New Hampshire v. Charest

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Defendant Jonathan Charest appealed the sentence imposed by the Superior Court following his conviction by a jury for being a felon in possession of a firearm. After the jury returned a verdict of guilty on the felon-in-possession charge, the trial court asked the jury to issue a special verdict on whether it unanimously found that the defendant possessed, rather than controlled or owned, a firearm. The jury answered "yes." The trial court sentenced the defendant to three to six years' imprisonment. The court imposed the mandatory minimum sentence of three years under RSA 651:2, II-g, which applies "[i]f a person is convicted of a felony, an element of which is the possession . . . of a deadly weapon, and the deadly weapon is a firearm." At sentencing, the trial judge explained to the defendant, "You were just sentenced to the minimum. . . . I don't have any discretion . . . to do anything other than to sentence you . . . to . . . those terms." The defendant did not appeal his conviction, but argued that the trial court erred when it imposed the minimum mandatory sentence under RSA 651:2, II-g because: (1) the offense he was charged with, RSA 159:3, I, did not have as an element the possession of a firearm in a manner that rendered it a deadly weapon under RSA 625:11, V; and (2) the jury did not find that he possessed a deadly weapon within the meaning of RSA 625:11, V. Because the defendant did not make these arguments before the trial court, he invoked the plain error rule, which allowed the Supreme Court to correct errors not raised before the trial court. Because the trial court erroneously failed to exercise the discretion afforded to it at sentencing, the Court found that the error affected the integrity and fairness of the judicial proceedings. Accordingly, Defendant's sentence was vacated and the case remanded for resentencing.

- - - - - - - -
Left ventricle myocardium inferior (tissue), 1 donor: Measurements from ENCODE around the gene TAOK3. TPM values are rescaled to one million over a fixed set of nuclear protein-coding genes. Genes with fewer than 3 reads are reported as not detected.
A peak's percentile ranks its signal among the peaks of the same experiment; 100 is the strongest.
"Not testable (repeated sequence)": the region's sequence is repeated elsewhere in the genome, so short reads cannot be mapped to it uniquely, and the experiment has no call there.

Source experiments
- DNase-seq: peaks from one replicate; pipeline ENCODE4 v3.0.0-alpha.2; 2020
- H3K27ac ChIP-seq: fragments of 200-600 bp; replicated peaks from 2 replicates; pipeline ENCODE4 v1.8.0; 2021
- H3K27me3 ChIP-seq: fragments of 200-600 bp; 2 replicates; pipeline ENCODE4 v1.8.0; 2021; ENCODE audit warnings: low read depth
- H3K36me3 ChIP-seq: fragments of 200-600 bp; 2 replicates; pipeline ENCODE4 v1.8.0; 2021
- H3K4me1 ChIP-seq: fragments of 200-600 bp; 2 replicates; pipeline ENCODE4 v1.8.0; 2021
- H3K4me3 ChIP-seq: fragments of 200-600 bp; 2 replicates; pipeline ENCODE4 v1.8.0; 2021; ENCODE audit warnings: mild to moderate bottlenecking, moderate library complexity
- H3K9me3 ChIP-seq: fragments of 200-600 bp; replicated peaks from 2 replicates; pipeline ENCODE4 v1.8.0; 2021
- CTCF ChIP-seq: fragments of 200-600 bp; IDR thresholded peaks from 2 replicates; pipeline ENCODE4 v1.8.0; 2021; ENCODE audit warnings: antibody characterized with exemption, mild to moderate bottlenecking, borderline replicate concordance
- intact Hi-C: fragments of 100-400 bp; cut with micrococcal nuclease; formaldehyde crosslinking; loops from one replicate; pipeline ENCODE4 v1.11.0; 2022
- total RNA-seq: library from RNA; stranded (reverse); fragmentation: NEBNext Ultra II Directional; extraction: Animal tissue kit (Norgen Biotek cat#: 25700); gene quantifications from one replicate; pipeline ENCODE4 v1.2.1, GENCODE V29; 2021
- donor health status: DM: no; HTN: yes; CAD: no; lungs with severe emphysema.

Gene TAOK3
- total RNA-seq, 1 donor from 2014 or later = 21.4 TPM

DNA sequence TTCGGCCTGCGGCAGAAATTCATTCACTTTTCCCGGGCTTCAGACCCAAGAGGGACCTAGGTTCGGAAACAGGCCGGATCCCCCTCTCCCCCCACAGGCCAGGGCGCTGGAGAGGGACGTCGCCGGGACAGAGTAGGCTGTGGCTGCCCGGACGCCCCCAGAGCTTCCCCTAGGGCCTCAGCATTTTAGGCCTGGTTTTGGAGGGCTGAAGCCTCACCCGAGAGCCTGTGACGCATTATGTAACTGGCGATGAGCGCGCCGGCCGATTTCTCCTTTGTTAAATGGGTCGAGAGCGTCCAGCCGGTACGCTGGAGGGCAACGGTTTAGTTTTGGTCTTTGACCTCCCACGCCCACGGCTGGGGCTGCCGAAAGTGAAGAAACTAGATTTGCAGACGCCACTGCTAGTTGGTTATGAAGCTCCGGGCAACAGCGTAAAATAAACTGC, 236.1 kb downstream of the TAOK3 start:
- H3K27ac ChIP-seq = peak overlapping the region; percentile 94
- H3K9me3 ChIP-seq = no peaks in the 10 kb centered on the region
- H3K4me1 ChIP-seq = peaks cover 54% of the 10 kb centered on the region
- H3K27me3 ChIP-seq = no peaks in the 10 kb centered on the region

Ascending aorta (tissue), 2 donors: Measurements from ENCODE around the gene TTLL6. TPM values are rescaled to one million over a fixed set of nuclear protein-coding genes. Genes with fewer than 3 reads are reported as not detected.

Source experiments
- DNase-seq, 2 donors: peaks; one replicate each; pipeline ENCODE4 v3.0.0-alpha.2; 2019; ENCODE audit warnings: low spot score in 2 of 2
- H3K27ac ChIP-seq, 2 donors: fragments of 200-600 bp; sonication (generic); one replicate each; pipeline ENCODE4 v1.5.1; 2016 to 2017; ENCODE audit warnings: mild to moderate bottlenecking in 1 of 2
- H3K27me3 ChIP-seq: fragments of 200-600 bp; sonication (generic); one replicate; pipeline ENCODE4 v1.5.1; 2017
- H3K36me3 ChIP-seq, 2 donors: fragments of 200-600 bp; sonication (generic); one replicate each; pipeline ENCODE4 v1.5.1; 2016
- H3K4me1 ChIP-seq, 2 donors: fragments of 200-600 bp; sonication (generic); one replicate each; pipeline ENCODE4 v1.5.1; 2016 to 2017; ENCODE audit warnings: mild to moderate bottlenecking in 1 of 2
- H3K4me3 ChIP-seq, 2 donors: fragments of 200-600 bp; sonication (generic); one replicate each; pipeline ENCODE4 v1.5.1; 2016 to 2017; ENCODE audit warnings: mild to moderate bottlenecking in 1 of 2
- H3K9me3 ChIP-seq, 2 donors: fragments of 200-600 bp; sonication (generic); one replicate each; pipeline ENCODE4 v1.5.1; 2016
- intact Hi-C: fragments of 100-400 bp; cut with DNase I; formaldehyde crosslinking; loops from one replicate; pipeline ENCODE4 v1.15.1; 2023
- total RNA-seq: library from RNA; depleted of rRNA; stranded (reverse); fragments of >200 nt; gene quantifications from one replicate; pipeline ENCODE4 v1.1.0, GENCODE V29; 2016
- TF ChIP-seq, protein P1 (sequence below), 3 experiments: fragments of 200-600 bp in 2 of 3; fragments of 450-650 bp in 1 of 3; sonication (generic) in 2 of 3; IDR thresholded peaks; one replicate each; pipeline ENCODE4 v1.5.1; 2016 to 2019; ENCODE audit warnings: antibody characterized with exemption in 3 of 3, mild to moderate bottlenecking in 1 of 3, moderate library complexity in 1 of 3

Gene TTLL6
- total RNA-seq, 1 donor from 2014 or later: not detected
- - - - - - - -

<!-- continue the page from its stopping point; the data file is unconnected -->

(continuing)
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NOTICE: This opinion is subject to motions for rehearing under Rule 22 as well as formal revision before publication in the New Hampshire Reports. Readers are requested to notify the Reporter, Supreme Court of New Hampshire, One Charles Doe Drive, Concord, New Hampshire 03301, of any editorial errors in order that corrections may be made before the opinion goes to press. Errors may be reported by E-mail at the following address: reporter@courts.state.nh.us. Opinions are available on the Internet by 9:00 a.m. on the morning of their release. The direct address of the court's home page is: http://www.courts.state.nh.us/supreme. THE SUPREME COURT OF NEW HAMPSHIRE ___________________________ Strafford No. 2011-307 THE STATE OF NEW HAMPSHIRE v. JONATHAN CHAREST Argued: September 12, 2012 Opinion Issued: October 16, 2012 Michael A. Delaney, attorney general (Elizabeth C. Woodcock, assistant attorney general, on the brief and orally), for the State. Pamela E. Phelan, assistant appellate defender, of Concord, on the brief and orally, for the defendant. LYNN, J. The defendant, Jonathan Charest, appeals the sentence imposed by the Superior Court (Brown, J.) pursuant to RSA 651:2, II-g (2007) (amended 2011) following his conviction by a jury for being a felon in possession of a firearm. See RSA 159:3, I (2002). We vacate and remand. The record establishes the following facts. The defendant was convicted of being a felon in possession of a firearm, contrary to RSA 159:3, which states: I. A person is guilty of a class B felony if he: (a) Owns or has in his possession or under his control, a pistol, revolver, or other firearm, or slungshot, metallic knuckles, billies, stiletto, switchblade knife, sword cane, pistol cane, blackjack, dagger, dirk-knife, or other deadly weapon as defined in RSA 625:11, V; and (b) Has been convicted in either a state or federal court in this or any other state . . . of: (1) A felony against the person or property of another .... A deadly weapon is any firearm, knife or other substance or thing which, in the manner it is used, intended to be used, or threatened to be used, is known to be capable of producing death or serious bodily injury. RSA 625:11, V (2007). After the jury returned a verdict of guilty on the felon-in-possession charge, the trial court asked the jury to issue a special verdict on whether it unanimously found that the defendant possessed, rather than controlled or owned, a firearm. The jury answered yes. The trial court sentenced the defendant to three to six years imprisonment. The court imposed the mandatory minimum sentence of three years under RSA 651:2, II-g, which applies [i]f a person is convicted of a felony, an element of which is the possession . . . of a deadly weapon, and the deadly weapon is a firearm. At sentencing, the trial judge explained to the defendant, You were just sentenced to the minimum. . . . I don t have any discretion . . . to do anything other than to sentence you . . . to . . . those terms. The defendant does not appeal his conviction, but argues that the trial court erred when it imposed the minimum mandatory sentence under RSA 651:2, II-g because: (1) the offense he was charged with, RSA 159:3, I, does not have as an element the possession of a firearm in a manner that rendered it a deadly weapon under RSA 625:11, V; and (2) the jury did not find that he possessed a deadly weapon within the meaning of RSA 625:11, V. Because the defendant did not make these arguments before the trial court, he invokes the plain error rule, which allows us, under certain narrowly drawn circumstances, to correct errors not raised before the trial court. See Sup. Ct. R. 16-A. For us to find plain error: (1) there must be error; (2) the error must be plain; and (3) the error must affect substantial rights. State v. Panarello, 157 2 N.H. 204, 207 (2008) (quotation and brackets omitted). If all three of these conditions are met, we may then exercise our discretion to correct a forfeited error only if the error meets a fourth criterion: the error must seriously affect the fairness, integrity, or public reputation of judicial proceedings. Id. The rule is used sparingly, however, and is limited to those circumstances in which a miscarriage of justice would otherwise result. Id. We find that all four criteria are met in this case. We first address whether the trial court erred when it sentenced the defendant under RSA 651:2, II-g, which provides: If a person is convicted of a felony, an element of which is the possession, use or attempted use of a deadly weapon, and the deadly weapon is a firearm, such person may be sentenced to a maximum term of 20 years imprisonment in lieu of any other sentence prescribed for the crime. The person shall be given a minimum mandatory sentence of not less than 3 years imprisonment for the first offense . . . . Neither the whole nor any part of the minimum sentence imposed under this paragraph shall be suspended or reduced. The language of RSA 651:2, II-g is clear and unambiguous. State v. Mohamed, 159 N.H. 559, 561 (2009); State v. Crie, 154 N.H. 403, 408 (2006). The plain language of RSA 651:2, II-g requires a three-year minimum sentence if three conditions are met: (1) the defendant is convicted of a felony; (2) one of the elements of the crime is possession, use or attempted use of a deadly weapon; and (3) the deadly weapon is a firearm. Mohamed, 159 N.H. at 561. The defendant was indicted for and convicted of being a felon and owning, possessing, or having a firearm under his control. As the special verdict form demonstrates, the jury found that he possessed a firearm. To convict the defendant of being a felon in possession of a weapon [under RSA 159:3, I(a)], the State must prove beyond a reasonable doubt that: (1) the defendant was a convicted felon; and (2) that he knowingly either owned, had in his possession, or had under his control the weapons detailed in the indictments. State v. Hammell, 147 N.H. 313, 319 (2001). The elements of a conviction for being a felon in possession of a firearm do not include a showing that the firearm was a deadly weapon. 3 The State argues that firearms and other items which are specifically enumerated in RSA 159:3, I(a) are deadly weapons per seï ª and that, consequently, no additional showing under RSA 625:11, V was necessary to impose the mandatory minimum sentence under RSA 651:2, II-g. We disagree. We have previously declined to equate a firearm with a deadly weapon, including for the purposes of RSA 651:2, II-g. A firearm . . . is not a deadly weapon per se. Mohamed, 159 N.H. at 561; see State v. Kousounadis, 159 N.H. 413, 427 (2009) ( Whether the specific manner in which the defendant used the shotgun and the circumstances surrounding that use rendered the shotgun a deadly weapon is a factual issue within the exclusive province of the jury. ). Mohamed is directly on point. In that case, we concluded that the trial court improperly sentenced the defendant under RSA 651:2, II-g because the elements of the felony for which he was convicted, receiving a stolen handgun, did not include the possession, use, or attempted use of a deadly weapon. Mohamed, 159 N.H. at 562. By contrast, in State v. Bird, 161 N.H. 31, 37 (2010), we found that the trial court properly sentenced the defendant under RSA 651:2, II-g where the underlying felony of which he was convicted, felony criminal threatening, included the use of a deadly weapon and the jury found that the defendant used the firearm as a deadly weapon. The State argues that, based on Crie, RSA 651:2, II-g applies simply because the defendant was convicted of being a felon and possessing a firearm. Crie, 154 N.H. at 408-09 ( Where, as here, the indictment specifically alleged that the defendant had firearms in his possession, the offense as alleged under RSA 159:3 is within the scope of RSA 651:2, II-g. ). In Crie, however, we did not have occasion to address the question of whether a firearm is per se a deadly weapon. In our subsequent decisions in Kousounadis and Mohamed we did address this question and clearly held that a firearm is not a deadly weapon per se. Furthermore, in Mohamed, we specifically held that a firearm is not a deadly weapon per se for the purposes of RSA 651:2, II-g. Having concluded that the trial court erred, we next determine whether the error was plain. For the purposes of the plain error rule, an error is plain if it was or should have been obvious in the sense that the governing law was clearly settled to the contrary. Panarello, 157 N.H. at 209 (quotation omitted). In Mohamed, we settled the question of whether a defendant may be sentenced under RSA 651:2, II-g when the felony offense of conviction, though it may involve a firearm, does not include as an element the possession, use, or ï ª Under the State s construction of the statute, only items aside from those specifically listed in RSA 159:3, I(a) would have to satisfy the terms of RSA 625:11, V in order to be considered an other deadly weapon captured by the last clause of the statute. While we disagree with the State that the items specifically listed in RSA 159:3, I(a) are per se deadly weapons for purposes of RSA 625:11, V or 651:2, II-g, we do note that the specifically listed items, including firearms, are subject to the prohibitions of RSA 159:3 regardless of whether they constitute deadly weapons. 4 attempted use of the firearm as a deadly weapon. Mohamed, 159 N.H. at 562 ( Because one of the elements of the offense for which the defendant was convicted was not the possession, use or attempted use of a deadly weapon, the trial court erred by imposing the mandatory minimum sentence of three years pursuant to RSA 651:2, II-g. ). We therefore conclude that the error was plain. To meet the third prong of the plain error test, the error must affect substantial rights. State v. Taylor, 152 N.H. 719, 720 (2005). Generally, to satisfy the burden of demonstrating that an error affected substantial rights, the defendant must demonstrate that the error was prejudicial, i.e., that it affected the outcome of the proceeding. State v. Lopez, 156 N.H. 416, 425 (2007). We find that the error affected the outcome of the proceeding because the transcript of the sentencing hearing makes plain that the trial court erroneously believed it had no discretion to impose a sentence below the minimum mandatory. Therefore, even though the sentence imposed did not exceed the maximum available for the RSA 159:3 offense, a class B felony, the defendant s rights were substantially affected because the trial court did not consider imposing a lesser sentence. Having found that the trial court committed error, that the error was plain, and that it affected the defendant s substantial rights, we may exercise our discretion to reverse if the error also seriously affects the fairness, integrity, or public reputation of judicial proceedings. Panarello, 157 N.H. at 207. Trial judges are vested with broad discretionary powers with regard to sentencing. State v. Van Winkle, 160 N.H. 337, 340 (2010) (citation omitted). Here, the trial court mistakenly imposed a mandatory minimum sentence which was six months lower than the maximum of three-and-a-half to seven years applicable to class B felonies, RSA 651:2, II(d) (2007), under circumstances where it might have concluded that a lesser sentence would have been appropriate. Because the trial court erroneously failed to exercise the discretion afforded to it at sentencing, we find that the error affected the integrity and fairness of the judicial proceedings. We deem waived the remaining questions that the defendant raised in his notice of appeal but did not brief. State v. Kelley, 159 N.H. 449, 455 (2009). Sentence vacated; remanded for resentencing. DALIANIS, C.J., and HICKS, CONBOY and BASSETT, JJ., concurred. 5